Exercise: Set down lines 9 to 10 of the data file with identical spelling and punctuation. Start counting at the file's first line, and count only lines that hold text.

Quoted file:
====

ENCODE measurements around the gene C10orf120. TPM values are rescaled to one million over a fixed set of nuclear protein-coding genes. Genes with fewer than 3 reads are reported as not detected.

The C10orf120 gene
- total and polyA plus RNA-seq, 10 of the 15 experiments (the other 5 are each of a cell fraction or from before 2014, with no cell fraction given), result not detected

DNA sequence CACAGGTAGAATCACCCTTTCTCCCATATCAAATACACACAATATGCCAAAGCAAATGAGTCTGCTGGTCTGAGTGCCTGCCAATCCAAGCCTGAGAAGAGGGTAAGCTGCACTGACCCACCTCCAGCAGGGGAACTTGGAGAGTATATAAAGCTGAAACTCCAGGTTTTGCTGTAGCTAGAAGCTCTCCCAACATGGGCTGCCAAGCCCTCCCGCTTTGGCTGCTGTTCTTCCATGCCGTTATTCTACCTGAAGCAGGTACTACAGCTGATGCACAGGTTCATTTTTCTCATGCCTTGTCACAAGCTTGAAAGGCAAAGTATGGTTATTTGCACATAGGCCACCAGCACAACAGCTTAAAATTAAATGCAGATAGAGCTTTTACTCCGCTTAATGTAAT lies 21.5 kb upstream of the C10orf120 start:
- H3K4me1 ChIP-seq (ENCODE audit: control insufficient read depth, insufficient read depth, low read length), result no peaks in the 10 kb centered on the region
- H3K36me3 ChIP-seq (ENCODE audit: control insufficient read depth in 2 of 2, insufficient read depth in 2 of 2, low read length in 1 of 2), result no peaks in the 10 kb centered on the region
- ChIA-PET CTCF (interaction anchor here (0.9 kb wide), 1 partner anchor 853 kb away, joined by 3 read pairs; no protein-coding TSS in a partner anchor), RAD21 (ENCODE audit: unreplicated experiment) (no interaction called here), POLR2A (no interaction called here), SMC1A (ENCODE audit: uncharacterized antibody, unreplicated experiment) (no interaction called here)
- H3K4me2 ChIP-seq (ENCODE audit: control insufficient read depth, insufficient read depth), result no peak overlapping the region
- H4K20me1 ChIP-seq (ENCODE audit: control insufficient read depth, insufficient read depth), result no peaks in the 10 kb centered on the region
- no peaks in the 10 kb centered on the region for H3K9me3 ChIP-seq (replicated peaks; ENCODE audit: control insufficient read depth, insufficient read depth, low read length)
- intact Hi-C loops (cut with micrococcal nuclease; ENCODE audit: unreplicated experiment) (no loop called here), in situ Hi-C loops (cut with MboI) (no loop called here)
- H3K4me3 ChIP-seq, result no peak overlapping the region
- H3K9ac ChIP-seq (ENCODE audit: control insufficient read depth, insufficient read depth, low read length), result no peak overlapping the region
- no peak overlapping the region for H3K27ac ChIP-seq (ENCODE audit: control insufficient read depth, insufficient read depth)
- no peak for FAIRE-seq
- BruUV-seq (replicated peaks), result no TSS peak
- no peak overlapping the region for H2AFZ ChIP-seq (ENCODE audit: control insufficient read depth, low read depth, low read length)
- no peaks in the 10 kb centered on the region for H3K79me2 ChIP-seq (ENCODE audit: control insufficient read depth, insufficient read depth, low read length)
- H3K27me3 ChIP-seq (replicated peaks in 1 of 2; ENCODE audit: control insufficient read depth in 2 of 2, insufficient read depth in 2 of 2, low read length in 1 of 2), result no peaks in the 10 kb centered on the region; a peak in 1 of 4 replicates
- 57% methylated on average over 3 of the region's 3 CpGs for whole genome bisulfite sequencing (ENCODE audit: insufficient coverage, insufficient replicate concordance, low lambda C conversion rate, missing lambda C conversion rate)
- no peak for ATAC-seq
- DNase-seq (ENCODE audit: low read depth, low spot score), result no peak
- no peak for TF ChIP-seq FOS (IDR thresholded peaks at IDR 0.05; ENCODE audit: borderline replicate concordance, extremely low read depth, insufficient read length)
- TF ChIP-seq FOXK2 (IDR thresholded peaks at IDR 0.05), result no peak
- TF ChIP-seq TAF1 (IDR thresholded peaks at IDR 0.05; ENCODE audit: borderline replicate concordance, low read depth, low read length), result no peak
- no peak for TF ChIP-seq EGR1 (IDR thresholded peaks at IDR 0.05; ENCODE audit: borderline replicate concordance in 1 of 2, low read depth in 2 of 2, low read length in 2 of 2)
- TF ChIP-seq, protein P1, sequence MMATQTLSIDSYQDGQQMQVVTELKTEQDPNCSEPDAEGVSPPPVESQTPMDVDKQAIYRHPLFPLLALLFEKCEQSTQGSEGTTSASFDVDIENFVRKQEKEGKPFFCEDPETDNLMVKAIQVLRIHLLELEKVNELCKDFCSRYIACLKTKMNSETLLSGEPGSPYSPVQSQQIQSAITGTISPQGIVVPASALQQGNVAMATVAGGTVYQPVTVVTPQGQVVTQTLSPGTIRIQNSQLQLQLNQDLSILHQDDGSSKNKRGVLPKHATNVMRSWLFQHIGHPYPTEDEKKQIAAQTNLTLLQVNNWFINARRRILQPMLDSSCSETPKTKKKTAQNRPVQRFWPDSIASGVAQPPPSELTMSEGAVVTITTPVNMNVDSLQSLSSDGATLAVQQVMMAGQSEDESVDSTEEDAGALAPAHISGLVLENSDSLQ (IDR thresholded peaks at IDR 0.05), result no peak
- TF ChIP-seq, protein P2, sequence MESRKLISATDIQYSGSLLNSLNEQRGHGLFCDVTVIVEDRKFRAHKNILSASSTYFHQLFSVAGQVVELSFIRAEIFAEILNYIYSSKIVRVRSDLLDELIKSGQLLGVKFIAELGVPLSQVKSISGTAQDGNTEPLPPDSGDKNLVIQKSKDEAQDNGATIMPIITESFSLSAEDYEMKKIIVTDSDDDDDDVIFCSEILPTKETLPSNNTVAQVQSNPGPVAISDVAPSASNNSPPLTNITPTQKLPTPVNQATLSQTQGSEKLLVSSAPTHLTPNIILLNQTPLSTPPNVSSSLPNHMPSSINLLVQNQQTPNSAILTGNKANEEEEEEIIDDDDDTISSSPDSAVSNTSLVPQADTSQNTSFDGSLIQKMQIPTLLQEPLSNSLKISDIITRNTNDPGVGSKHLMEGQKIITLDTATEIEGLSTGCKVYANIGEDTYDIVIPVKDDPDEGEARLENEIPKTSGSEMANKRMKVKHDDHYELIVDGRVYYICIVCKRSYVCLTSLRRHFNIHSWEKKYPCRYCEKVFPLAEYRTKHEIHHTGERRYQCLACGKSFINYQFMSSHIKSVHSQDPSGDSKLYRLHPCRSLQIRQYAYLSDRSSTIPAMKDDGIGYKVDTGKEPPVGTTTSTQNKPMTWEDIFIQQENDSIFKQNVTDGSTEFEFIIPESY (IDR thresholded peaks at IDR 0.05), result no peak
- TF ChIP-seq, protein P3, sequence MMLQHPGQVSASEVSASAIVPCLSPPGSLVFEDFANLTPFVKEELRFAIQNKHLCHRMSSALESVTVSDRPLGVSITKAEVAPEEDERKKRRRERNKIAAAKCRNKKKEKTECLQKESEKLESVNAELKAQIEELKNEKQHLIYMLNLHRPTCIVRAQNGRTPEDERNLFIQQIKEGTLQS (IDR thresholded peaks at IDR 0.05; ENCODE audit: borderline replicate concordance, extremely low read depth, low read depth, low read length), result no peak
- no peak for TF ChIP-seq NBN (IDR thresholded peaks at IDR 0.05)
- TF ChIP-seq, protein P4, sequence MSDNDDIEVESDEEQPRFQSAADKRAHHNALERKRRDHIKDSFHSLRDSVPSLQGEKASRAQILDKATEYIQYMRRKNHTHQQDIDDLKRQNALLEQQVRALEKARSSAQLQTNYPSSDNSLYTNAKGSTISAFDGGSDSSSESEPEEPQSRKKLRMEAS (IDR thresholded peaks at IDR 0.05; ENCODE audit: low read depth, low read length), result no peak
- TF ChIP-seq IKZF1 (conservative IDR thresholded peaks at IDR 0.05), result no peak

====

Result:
- H4K20me1 ChIP-seq (ENCODE audit: control insufficient read depth, insufficient read depth), result no peaks in the 10 kb centered on the region
- no peaks in the 10 kb centered on the region for H3K9me3 ChIP-seq (replicated peaks; ENCODE audit: control insufficient read depth, insufficient read depth, low read length)